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Kendo

This tag is associated with 15 posts

Anime and the Education of a Martial Artist

    Introduction   Occasionally life takes a turn and one’s personal martial arts training gets moved to the back burner.  The last couple of weeks have been like that as my wife and I have been engulfed in a seemingly unending move.  It certainly could have been worse as on paper it was a … Continue reading

Through a Lens Darkly (44): Martial Arts in Pre-War Japanese Schools

    Introduction   Today’s post is the result of a happy coincidence.  As regular readers will be aware, I occasionally collect and share vintage images of the Chinese martial arts.  Many of these come from the sorts of ephemera (postcards, advertisements, old newspaper clippings, newsreels) that contain interesting data on the social place of … Continue reading

Spirituality in the Traditional Martial Arts – Between History and Theory

  “There is a problem with the study of martial arts similar to that identified by Markus Davidson in the case of “spiritual studies”: many of the scholars involved in the topic are themselves practitioners and their work betrays a normative apologetic agenda…As practitioners themselves these scholars have tended to underplay certain historical factors in … Continue reading

Star Wars: An American Martial Arts Film Franchise?

      “When there is a fake—hippopotamus, dinosaur, sea serpent—it is not so much because it would not be possible to have the real equivalent, but because the public is meant to admire the perfection of the fake and its obedience to the program.  In this sense Disneyland not only produces illusions, but—in confessing … Continue reading

Research Notes: The Chinese and Japanese Martial Arts as Seen on Western Newsreels

    “In the west, Asian martial arts are everywhere.  They are part of the texture of popular consciousness.  Nonetheless I want to argue that they remain marginal.  That is to say, although Westerners may see them often, and all over the place, they are not simply the norm.” -Paul Bowman, “the Marginal Movement of … Continue reading

Is Lightsaber Combat a Martial Art? (Episode I)

***This is the first half of two part article.  However, readers may actually want to begin by reading my recent post  What are “martial arts,” and why does knowing matter?***   “It [Ludosport] started in 2006 in Italy. A few friends got some lightsabers as gifts and being into martial arts and re-enactment fanatics they decided … Continue reading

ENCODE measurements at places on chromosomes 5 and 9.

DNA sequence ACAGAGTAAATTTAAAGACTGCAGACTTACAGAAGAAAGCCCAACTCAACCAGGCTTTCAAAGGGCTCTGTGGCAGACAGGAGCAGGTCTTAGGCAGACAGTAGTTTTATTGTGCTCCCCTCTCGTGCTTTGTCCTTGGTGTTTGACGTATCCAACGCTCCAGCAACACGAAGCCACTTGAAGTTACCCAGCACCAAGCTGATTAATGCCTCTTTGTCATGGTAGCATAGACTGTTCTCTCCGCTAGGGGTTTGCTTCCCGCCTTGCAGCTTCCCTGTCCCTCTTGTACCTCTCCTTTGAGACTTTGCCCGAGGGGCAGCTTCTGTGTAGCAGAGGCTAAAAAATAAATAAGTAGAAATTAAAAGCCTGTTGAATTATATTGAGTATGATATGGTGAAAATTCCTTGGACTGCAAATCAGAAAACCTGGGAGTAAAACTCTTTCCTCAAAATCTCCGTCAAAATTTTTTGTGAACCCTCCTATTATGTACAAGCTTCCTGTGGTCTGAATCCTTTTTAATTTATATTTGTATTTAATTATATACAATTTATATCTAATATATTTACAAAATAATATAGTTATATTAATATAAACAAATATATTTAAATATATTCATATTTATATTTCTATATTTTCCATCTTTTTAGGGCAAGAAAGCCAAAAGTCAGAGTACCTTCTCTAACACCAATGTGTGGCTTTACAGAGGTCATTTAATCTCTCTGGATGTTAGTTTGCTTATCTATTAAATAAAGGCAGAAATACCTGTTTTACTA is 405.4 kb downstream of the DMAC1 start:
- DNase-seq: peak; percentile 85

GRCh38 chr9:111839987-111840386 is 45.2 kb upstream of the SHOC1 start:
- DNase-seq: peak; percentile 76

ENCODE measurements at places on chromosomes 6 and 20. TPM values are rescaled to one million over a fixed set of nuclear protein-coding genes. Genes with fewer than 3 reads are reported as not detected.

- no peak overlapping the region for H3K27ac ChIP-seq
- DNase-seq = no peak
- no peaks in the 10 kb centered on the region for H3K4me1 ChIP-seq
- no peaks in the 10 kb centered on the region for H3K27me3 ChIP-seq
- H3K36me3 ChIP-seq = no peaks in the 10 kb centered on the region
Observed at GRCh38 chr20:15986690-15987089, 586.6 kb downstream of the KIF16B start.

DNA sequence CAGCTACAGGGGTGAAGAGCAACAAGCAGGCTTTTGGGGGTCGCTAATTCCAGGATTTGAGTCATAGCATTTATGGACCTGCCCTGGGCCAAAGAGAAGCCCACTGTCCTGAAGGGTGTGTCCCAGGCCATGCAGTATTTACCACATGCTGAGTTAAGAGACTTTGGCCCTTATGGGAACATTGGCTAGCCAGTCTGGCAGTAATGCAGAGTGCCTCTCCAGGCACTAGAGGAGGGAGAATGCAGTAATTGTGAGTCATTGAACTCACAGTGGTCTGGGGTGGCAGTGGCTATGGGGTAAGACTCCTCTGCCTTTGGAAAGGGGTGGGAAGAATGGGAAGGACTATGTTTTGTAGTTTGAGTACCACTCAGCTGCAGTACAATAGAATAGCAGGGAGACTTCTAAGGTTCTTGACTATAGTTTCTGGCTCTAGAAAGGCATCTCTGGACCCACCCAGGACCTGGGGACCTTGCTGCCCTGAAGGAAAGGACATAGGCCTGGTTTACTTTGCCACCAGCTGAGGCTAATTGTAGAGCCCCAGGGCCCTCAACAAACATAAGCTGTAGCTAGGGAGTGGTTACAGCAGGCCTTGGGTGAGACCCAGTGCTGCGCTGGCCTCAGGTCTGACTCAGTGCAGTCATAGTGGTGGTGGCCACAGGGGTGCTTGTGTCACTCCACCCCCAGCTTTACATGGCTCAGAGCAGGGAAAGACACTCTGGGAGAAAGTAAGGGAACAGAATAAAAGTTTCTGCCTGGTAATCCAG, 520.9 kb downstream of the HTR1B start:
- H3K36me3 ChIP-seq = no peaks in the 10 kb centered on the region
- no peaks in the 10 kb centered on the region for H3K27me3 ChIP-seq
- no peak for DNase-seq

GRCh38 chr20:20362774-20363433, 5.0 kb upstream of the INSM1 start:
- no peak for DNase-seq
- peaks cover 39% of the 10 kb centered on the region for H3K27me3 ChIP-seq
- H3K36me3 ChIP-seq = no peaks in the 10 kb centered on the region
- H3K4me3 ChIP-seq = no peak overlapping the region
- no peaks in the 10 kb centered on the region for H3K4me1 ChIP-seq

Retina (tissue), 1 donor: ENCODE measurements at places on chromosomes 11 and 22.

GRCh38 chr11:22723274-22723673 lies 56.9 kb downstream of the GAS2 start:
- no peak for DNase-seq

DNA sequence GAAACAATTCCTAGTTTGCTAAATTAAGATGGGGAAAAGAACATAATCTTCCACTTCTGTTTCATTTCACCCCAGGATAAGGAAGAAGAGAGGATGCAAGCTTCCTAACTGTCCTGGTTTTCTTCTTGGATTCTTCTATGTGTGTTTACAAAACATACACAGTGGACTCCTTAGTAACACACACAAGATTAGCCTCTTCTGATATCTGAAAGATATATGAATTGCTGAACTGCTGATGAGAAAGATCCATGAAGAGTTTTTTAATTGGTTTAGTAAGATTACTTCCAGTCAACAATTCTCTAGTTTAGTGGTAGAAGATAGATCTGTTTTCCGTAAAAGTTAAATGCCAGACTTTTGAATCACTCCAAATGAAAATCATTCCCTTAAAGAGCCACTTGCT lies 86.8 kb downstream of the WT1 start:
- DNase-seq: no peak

Approaching the “Armed Martial Arts of Japan”: Thoughts on Comparison, Theory and Progress in Martial Arts Studies

  Introduction   Opportunities come in many forms, even in the guise of a sore throat. Since I have been feeling a bit under the weather I decided to use the next few days to catch up on my reading. While it is annoying to be away from the gym, any student can attest that … Continue reading

Prof. Andrea Molle Discusses the State of American Martial Arts Studies and the New BUDO-lab Research Center

Introduction I am happy to announce that a special guest has agreed to drop by Kung Fu Tea for a visit.  Andrea Molle is an Assistant Professor of Political Science and a Research Associate at the Institute for the Study of Religion, Economics, and Society at Chapman University.  He is also the director of Budo-lab, … Continue reading

Through a Lens Darkly (34): The Chinese and Japanese Martial Arts in WWII-era Japanese Military Postcards

  Introduction   The martial arts can speak to a number of important questions, but perhaps to none as directly as popular attitudes towards violence. Much of my recent research has looked at what the organization of martial arts groups in China reveals about the nature of social conflict. Yet for those who share my … Continue reading

The Book Club: Martial Arts and the Body Politic in Meiji Japan (Chapter 3): Capture the Flag – Spectacle and Rhetoric in the Japanese Martial Arts.

“I perceived in this moment that when the white man turns tyrant it is his own freedom that he destroys. He becomes a sort of hollow, posing dummy, the conventionalized figure of a sahib. For it is the condition of his rule that he shall spend his life in trying to impress the “natives,” and … Continue reading

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